A history of poor decision-making within a workplace can be one of the biggest contributors to poor culture and burnout amongst nurses. Have you received reports or complaints from your nurses about dictatorial physicians or nurse managers? Have you witnessed inconsistent actions being applied without a clear policy or guideline to make sure your staff members aren’t unfairly treated? Making sure that your organization has strong evidence-based decision-making frameworks in place when it comes to internal operations and staffing protocol can be an effective deterrent to nurse strife, frustration, and burnout.
Advocate for Fair Compensation for Your Nurses
Maintaining compensation structures in a way that satisfies everyone is one of the toughest elements of professional management and policy. However, being fairly compensated is one of the best deterrents to turnover caused by becoming dissatisfied and burnt out on the job. If your role allows you to have any influence over compensation packages and handling, it is important to recognize that making sure your employees are being fairly compensated has a huge effect on turnover rates.
For a variety of reasons, and often because many nurses are unionized, you may not have much say over compensation figures for your nursing staff. However, you can still play a proactive role in helping your nurses navigate their compensation structures.
The simplest way to have a positive influence on your nurses in this area is simply to listen to them and their feelings about their compensation. Even if you don’t have the power to change their pay, you have an ear to listen. Sometimes a sympathetic ear is the only thing someone needs to help improve their perception of the situation and diffuse some of their frustration.
Recognize That Different Approaches May Be Required for Different Nurses
Too often, HR professionals mistakenly assume that they should take a one-size-fits-all approach to working with employees in their organizations. This might cause them to respond the same way to similar circumstances or needs experienced by different individuals on their staff. However, this is an inferior approach for a few reasons. One of the most important of these reasons is this: People develop in different ways and at different rates.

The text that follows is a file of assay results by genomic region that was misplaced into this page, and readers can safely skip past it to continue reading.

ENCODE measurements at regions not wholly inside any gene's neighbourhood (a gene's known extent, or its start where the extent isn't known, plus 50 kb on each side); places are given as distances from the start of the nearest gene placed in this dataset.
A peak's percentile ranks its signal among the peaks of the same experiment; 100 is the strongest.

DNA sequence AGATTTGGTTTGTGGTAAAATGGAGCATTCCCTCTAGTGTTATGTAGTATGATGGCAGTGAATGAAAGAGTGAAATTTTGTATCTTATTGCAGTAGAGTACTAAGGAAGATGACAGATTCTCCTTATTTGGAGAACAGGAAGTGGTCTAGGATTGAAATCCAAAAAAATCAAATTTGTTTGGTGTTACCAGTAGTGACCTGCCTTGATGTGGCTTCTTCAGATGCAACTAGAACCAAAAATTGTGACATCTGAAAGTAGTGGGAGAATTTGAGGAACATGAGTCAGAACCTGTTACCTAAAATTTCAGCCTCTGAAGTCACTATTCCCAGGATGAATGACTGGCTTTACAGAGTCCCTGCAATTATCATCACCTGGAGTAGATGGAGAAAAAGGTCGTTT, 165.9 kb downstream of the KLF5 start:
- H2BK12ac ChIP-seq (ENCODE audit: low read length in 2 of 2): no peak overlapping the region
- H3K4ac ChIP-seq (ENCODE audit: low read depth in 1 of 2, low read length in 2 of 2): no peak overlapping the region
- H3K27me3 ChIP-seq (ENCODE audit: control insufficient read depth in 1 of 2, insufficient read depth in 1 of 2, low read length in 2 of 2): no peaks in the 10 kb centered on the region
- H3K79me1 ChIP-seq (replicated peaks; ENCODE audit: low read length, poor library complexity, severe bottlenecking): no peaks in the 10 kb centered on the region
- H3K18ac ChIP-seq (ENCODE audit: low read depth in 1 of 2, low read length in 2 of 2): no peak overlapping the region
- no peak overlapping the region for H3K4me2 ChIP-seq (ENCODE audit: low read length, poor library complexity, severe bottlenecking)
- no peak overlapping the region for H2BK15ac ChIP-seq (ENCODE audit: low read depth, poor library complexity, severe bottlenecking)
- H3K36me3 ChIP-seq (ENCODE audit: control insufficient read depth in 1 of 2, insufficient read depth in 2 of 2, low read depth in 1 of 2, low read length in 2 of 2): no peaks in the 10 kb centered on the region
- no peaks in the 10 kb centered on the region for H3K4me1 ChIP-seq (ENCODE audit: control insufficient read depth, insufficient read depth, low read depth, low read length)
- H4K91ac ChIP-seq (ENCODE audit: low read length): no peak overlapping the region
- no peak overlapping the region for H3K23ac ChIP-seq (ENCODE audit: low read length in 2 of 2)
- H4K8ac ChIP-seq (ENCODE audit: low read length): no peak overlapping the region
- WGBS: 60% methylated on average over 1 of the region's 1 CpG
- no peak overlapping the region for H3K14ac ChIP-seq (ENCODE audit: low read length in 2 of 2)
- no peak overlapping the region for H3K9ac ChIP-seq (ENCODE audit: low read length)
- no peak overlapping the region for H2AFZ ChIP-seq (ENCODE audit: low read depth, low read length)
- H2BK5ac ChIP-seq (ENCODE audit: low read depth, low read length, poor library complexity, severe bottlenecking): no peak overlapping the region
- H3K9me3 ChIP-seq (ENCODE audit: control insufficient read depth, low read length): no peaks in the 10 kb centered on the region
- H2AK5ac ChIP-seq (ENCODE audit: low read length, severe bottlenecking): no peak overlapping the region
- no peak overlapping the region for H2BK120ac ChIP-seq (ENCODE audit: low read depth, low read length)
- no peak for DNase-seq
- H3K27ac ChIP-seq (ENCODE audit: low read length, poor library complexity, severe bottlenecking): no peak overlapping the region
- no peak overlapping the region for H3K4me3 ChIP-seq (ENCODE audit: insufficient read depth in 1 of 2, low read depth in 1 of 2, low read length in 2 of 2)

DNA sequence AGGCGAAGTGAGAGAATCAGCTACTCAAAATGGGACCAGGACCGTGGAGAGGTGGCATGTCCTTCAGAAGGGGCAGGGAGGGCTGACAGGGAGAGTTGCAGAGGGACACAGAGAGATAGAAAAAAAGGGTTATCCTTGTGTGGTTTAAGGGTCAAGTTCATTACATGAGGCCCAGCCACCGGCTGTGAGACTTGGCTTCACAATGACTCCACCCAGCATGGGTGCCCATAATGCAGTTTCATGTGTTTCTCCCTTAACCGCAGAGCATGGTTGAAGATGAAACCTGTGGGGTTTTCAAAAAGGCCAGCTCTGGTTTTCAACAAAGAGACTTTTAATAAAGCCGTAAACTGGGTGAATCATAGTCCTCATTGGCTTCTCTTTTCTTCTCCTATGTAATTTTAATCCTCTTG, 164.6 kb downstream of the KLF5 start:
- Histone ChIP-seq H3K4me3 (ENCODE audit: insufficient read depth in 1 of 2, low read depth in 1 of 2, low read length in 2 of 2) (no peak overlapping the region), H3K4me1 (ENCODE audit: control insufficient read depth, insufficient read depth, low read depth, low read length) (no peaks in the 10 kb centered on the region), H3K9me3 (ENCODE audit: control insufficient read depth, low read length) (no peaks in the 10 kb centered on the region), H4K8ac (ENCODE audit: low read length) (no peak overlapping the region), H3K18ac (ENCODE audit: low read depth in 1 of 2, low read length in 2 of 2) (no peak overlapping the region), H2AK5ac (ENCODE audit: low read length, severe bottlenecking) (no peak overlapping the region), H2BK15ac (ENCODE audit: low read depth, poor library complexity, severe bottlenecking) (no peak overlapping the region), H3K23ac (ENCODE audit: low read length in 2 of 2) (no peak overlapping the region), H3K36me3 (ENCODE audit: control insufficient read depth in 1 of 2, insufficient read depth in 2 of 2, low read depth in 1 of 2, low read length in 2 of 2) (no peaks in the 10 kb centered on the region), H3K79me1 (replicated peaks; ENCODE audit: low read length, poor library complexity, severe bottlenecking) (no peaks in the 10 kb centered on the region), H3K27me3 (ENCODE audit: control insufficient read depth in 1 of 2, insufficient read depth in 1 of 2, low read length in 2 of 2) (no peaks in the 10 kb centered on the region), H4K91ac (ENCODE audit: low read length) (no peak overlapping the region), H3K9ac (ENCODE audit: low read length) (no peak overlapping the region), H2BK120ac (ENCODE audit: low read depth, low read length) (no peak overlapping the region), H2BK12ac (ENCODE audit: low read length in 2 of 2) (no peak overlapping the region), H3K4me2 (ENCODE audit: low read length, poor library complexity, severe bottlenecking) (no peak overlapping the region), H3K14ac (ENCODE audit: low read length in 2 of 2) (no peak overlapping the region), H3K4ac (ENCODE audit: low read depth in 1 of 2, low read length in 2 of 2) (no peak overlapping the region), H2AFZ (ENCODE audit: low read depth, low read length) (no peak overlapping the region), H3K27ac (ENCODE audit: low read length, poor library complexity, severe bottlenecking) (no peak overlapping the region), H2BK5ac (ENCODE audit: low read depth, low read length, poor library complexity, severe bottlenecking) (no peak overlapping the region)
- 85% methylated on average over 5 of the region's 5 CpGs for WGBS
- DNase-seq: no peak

There are a number of psychological and social models available to professionals today that help define this reality and characterize the various stages of human development. Various factors that exist both inside and outside of an individual’s control dictates how he or she progresses through these stages. Trauma can inhibit individuals from advancing into higher levels of development. A lack of role models or growth opportunities can also slow an individual’s journey through these stages.
In order to help interact with each of your nurses in ways appropriate for their personal development stage, it’s important to understand how development stages work and how to identify signs that indicate where an individual nurse might be on that scale. Developmental frameworks can offer important insights about how to cater your approaches, your language, and your interactions to best match what each nurse on your staff needs.
As you support and manage your nursing staff, remember that they are under immense and often prolonged pressure. They withstand difficult working conditions and perform important, demanding work. As you create more sustainable working conditions for your nurses, you and your organization will benefit from reduced turnover and stronger nurse retention.